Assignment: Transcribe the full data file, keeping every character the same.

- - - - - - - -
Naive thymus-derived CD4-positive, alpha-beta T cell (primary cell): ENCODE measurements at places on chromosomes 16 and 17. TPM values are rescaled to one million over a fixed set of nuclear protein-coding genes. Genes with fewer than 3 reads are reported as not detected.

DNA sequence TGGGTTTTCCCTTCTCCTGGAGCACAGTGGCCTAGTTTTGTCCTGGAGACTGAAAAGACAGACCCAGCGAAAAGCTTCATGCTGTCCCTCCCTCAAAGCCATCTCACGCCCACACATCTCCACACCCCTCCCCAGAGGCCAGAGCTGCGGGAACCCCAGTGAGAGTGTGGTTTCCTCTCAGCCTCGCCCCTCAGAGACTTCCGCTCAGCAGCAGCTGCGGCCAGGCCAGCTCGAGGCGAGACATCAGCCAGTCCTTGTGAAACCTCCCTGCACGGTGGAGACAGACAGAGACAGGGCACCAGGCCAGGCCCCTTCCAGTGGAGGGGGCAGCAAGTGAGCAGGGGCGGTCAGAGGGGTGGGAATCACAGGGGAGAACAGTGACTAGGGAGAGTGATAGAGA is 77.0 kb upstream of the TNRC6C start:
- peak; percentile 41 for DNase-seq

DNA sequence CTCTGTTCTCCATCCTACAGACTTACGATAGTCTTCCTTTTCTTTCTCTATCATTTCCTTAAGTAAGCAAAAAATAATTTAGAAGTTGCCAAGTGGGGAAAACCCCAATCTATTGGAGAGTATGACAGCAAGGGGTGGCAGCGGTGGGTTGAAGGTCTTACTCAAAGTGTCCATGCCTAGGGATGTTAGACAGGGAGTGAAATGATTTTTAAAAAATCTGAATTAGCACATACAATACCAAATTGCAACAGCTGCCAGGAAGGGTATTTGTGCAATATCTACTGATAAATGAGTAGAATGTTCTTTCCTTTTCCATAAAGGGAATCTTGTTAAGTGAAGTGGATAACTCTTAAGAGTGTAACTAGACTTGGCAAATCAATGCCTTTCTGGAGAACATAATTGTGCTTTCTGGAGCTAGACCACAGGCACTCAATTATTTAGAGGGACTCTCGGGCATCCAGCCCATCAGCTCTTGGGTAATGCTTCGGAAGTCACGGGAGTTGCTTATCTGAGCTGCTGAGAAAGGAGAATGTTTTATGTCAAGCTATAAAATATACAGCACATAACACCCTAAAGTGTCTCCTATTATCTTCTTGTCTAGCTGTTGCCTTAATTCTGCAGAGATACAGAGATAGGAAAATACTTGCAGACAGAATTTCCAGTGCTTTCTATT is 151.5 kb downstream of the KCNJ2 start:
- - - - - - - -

Naive thymus-derived CD4-positive, alpha-beta T cell (primary cell): ENCODE measurements at places on chromosomes 16 and 17. TPM values are rescaled to one million over a fixed set of nuclear protein-coding genes. Genes with fewer than 3 reads are reported as not detected.

DNA sequence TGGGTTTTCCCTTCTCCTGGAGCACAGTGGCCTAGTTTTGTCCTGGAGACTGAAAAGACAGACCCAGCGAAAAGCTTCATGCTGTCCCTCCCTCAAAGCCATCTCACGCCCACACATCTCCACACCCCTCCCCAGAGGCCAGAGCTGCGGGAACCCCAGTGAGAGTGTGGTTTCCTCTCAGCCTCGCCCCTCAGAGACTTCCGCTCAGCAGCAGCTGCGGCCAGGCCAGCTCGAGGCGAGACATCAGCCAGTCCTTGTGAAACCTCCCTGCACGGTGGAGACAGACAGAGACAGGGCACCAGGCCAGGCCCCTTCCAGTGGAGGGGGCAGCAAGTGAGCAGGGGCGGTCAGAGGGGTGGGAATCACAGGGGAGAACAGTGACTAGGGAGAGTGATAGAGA is 77.0 kb upstream of the TNRC6C start:
- peak; percentile 41 for DNase-seq

DNA sequence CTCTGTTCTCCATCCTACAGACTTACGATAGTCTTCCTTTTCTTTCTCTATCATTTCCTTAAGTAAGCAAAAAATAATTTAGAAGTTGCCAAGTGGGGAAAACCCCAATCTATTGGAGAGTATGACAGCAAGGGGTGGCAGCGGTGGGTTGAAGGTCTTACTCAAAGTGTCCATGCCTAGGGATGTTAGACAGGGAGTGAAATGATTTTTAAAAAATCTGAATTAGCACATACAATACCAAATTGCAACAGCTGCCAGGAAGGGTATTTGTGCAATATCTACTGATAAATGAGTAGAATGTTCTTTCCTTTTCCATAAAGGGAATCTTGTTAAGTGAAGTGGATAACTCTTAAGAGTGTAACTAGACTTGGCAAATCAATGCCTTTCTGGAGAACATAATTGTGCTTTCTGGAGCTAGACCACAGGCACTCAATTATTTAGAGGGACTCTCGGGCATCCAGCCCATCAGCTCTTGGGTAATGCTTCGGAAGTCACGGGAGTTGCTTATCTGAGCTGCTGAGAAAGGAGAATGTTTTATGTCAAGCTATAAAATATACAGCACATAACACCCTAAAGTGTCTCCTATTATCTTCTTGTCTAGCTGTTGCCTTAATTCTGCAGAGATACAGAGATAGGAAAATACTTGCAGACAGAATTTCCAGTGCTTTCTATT is 151.5 kb downstream of the KCNJ2 start: